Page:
Since the whole story extends far beyond the scope of this article, I will just mention the main milestones:
1972—TGV001 prototype exceeds 300 km/h in first year of testing
February 1981—First-generation full-production trainset sets world rail speed record of 380 km/h
September 1981—First-generation TGV SudEst enters commercial service at 260 km/h rising to 270 km/h in 1982
1989—Second-generation TGV Atlantique enters commercial service at 300 km/h with three-phase traction using synchronous motors, pneumatic suspension, high-power disk brakes, and on-board computer train command and control systems
1990—TGV Atlantique sets world rail speed record of 515.3 km/h on 18 May 1990
1994—Eurostar links London, Brussels and Thalys links Paris, Brussels, Cologne and Amsterdam
1997—Third-generation TGV Duplex with high seating capacity enters service as culmination of speed, comfort and economy

Although advances in the technologies of traction, computer systems, structural alloys, etc., have brought constant improvements in speed, comfort, capacity and economy, the basic design of the three TGV generations (articulation, concentrated traction, lightweight and stable bogies, on-body traction motors) has remained remarkably unchanged.

Future of high speed in Europe
High-speed rail transport is now reaching maturity in Europe and it is the technology that has been chosen for Europe's high-speed transport network—no practical application has been found for magnetic levitation. Far from competing, the technologies of high speed on new dedicated lines and tilt trains on conventional lines have been combined to produce high-speed tilting trains like the tilting TGV tested in France in 1999 and 2000 and now in use on the Paris–Toulouse and Paris–Brittany services. (Italian Railways (FS) has similar projects.) Although the concept of high-speed dedicated lines has gained currency in Europe wherever passenger traffic justifies its use, the mixed passenger/freight line concept still finds applications on the Lyons–Turin transalpine line and the Perpignan–Barcelona line across the Pyrenees.
Europe's entire high-speed rail system is now being standardized following a decision by the European Community and the technical specifications for interoperability (TSI) cover all system components, including infrastructure, signalling, rolling stock, operations, etc.
Clearly, a lot of ground has been covered in 30 years!

Photo: Artist's impression of high speed in Europe
(Alstom Transport)
Photo: Third-generation TGV Duplex
(Alstom Transport)

Changes in Power Supply Technologies

Europe's railways inherited electrification systems designed at the beginning of the last century when two major trends dominated the choice of technology:
Simplicity and economy while permitting use of commutator motor
The choice was for high voltage (15 kV) with alternating current (for easy stepping down through a transformer) but at a very low frequency (16 2/3 Hz) so as not to overburden the motor commutator. Germany, Switzerland, Austria and Sweden chose this route.
Simple power conversion on-board the locomotive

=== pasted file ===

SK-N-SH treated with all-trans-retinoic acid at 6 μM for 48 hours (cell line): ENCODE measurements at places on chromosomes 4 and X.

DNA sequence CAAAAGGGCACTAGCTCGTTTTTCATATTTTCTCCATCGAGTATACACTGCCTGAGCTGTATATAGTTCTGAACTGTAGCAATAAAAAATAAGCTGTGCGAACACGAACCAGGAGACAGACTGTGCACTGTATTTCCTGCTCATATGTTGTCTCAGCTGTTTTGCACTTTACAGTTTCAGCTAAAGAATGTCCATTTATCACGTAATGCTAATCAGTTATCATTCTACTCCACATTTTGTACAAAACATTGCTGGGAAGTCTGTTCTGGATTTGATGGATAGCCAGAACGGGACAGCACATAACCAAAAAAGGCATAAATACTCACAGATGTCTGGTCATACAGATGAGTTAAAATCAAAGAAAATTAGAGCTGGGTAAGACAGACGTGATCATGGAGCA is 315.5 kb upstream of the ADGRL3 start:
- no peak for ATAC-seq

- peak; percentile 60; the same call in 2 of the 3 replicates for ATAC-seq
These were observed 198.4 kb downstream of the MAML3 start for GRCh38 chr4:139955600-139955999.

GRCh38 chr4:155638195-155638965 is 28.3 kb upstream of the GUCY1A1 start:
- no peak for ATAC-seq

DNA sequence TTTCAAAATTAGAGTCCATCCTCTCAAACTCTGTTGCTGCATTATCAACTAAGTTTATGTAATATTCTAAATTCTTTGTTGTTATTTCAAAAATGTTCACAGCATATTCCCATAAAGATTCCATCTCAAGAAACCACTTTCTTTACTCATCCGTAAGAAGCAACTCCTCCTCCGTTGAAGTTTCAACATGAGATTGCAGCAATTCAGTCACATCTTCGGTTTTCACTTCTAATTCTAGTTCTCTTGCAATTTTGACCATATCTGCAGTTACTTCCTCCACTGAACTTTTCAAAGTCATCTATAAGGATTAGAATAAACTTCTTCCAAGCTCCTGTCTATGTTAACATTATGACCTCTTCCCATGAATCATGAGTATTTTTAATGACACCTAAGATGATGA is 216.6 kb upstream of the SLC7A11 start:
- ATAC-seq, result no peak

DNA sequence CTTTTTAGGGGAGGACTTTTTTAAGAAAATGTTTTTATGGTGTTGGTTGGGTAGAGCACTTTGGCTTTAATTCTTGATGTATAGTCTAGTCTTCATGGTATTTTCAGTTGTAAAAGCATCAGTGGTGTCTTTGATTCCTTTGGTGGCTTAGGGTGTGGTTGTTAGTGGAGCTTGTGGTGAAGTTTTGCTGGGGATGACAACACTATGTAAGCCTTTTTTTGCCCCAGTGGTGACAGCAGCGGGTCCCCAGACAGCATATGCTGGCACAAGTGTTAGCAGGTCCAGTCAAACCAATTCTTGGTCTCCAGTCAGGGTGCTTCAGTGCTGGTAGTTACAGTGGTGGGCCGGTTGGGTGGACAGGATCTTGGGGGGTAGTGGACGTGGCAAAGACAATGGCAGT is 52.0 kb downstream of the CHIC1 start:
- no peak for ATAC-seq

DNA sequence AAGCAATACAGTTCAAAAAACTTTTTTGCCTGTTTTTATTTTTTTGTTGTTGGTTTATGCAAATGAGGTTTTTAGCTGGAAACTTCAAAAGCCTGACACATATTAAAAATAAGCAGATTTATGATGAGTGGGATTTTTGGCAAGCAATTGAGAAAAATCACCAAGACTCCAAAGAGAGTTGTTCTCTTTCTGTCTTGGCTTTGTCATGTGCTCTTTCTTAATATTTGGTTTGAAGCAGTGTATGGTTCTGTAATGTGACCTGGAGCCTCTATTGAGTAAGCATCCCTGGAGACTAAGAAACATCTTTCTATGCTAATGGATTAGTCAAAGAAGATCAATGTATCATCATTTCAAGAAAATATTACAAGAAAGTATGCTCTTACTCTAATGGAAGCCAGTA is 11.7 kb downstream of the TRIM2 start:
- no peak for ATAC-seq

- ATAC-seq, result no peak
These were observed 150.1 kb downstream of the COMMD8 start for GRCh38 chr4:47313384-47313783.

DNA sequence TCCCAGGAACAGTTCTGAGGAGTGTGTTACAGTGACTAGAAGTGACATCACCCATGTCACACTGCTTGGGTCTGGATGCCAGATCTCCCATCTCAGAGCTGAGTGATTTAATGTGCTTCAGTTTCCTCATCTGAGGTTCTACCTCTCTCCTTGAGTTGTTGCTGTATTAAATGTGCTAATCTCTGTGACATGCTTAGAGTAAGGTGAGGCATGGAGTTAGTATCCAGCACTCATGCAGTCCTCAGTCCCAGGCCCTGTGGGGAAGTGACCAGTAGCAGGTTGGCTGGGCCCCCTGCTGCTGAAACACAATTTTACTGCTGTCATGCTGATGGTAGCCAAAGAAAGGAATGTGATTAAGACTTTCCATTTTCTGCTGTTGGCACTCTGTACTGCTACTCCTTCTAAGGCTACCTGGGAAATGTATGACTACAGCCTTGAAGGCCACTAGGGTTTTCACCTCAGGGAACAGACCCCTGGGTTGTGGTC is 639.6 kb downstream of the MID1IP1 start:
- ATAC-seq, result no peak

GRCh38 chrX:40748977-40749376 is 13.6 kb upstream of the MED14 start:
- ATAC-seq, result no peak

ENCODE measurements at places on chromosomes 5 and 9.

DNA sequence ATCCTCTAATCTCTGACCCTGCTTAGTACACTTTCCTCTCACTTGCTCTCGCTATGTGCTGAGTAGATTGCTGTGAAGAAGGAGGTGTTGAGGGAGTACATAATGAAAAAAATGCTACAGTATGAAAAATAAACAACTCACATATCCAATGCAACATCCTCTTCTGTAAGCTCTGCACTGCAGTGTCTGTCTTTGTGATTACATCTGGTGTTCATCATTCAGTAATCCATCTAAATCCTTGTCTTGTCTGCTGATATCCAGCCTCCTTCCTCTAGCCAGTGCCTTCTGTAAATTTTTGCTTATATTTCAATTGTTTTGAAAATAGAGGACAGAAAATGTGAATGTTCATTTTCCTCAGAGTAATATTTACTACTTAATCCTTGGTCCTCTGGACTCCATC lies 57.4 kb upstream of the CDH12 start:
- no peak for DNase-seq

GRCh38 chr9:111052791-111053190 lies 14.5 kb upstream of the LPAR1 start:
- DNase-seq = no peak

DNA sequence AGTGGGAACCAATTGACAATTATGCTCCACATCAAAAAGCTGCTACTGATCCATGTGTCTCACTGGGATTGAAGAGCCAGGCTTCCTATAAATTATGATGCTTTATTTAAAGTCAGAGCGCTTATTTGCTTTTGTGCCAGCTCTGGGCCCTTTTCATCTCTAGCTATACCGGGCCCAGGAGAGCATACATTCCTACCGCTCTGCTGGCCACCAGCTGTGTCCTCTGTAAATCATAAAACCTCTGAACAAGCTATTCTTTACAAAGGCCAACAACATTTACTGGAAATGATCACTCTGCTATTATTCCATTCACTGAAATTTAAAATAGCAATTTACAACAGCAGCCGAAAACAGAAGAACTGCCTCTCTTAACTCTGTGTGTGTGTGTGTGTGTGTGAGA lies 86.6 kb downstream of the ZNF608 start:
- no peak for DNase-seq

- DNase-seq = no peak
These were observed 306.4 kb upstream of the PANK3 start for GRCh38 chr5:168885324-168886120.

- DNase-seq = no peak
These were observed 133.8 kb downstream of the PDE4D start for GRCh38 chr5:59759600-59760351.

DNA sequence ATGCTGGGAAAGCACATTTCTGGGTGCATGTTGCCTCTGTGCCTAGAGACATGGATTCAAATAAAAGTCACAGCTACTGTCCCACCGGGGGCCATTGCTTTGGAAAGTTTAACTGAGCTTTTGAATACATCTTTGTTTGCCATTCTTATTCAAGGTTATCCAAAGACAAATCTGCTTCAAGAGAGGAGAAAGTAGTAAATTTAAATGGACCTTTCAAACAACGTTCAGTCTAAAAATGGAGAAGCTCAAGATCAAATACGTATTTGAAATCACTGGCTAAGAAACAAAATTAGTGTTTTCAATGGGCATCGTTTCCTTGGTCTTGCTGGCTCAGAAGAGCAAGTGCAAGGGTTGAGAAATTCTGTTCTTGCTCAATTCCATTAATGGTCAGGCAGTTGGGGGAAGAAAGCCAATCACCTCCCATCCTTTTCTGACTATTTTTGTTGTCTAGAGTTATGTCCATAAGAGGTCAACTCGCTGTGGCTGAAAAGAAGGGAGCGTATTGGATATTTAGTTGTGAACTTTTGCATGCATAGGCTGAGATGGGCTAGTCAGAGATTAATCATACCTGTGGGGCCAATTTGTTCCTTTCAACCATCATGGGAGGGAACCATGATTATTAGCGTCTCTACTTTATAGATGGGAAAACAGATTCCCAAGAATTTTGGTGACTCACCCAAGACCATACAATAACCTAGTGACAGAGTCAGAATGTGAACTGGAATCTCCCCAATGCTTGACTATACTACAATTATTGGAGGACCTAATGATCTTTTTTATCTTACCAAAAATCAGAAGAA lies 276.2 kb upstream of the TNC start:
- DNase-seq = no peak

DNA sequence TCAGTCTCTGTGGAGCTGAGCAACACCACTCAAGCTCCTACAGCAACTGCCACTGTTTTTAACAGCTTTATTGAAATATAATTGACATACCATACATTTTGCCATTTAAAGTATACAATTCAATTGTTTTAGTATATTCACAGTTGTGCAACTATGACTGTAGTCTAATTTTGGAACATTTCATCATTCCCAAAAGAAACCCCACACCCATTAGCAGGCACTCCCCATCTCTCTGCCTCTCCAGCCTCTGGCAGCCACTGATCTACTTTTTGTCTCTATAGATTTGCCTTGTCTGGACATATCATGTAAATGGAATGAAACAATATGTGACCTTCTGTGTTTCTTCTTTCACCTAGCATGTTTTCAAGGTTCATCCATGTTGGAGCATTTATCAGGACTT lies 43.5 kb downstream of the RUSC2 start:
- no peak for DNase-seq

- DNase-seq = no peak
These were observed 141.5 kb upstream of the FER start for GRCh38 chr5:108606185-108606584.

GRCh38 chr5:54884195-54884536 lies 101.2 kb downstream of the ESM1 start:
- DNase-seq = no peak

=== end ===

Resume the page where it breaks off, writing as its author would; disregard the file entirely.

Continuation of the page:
The choice was for low voltage (1.5 or 3 kV) direct current, which had the disadvantage of complex and heavy line equipment. Most other countries in Europe chose this route.

In the late 1950s, the limitations of DC electrification prompted SNCF to explore a completely new but considerable technological gamble—high voltages (25 kV) at the same frequency (50 Hz) as the national electricity grid. Engineers like Armand and Fernand Nouvion realized that such as system would have the great advantage of needing fewer substations and produce savings in catenary equipment. But this was offset by the increased complexity of the locomotives requiring on-board power transformation. Various schemes were tested including power-conversion generators powering either commutator motors or induction motors, and mercury-arc rectifiers for commutator motors.
The new AC electrification technique owes its success to the very rapid arrival of power rectifiers (diodes and then thyristors) enabling use of increasingly simple electrical on-board systems.
The 25 kV, 50 Hz AC system soon spread rapidly throughout Europe to become the standard for modern electrical traction. The appearance of the first French TGV Nord line caused an interesting development known as 2 x 25 kV. This development uses a dual power supply via a positive-phase 25 kV overhead catenary and a negative-phase 25 kV feeder with auto-transformers at regular intervals along the line to earth the rail potential. This saves on substations and reduces Joule losses. It also cuts electromagnetic interference in the environment because the opposite-phase catenary and feeder largely cancel out each other.
Thanks to the development of power electronics, this system won the day in Europe and has become the standard for Europe's high-speed railway network. The original 15 kV 16 2/3 Hz system now only remains on old conventional lines that would be too expensive to convert.

Photo: Astride asynchronous drive electric locomotive
(Alstom Transport)

The Electronic Revolution

With few exceptions, electric traction began in most countries by using the commutator motor. In Europe, this motor was powered either by variable DC voltage using an electromechanical device, or in Germany with variable (15 kV, 16 2/3 Hz) AC voltage.
In all configurations, the power conversion system (electromechanical converter and commutator motor) was limited by the motor commutation capacity (especially at 16 2/3 Hz) and by the complexity and vulnerability of the power converters.
This led railway engineers to improve the traction systems by two methods:
Replacing electromechanical converters with solid-state converters
Replacing commutator motor with three-phase motor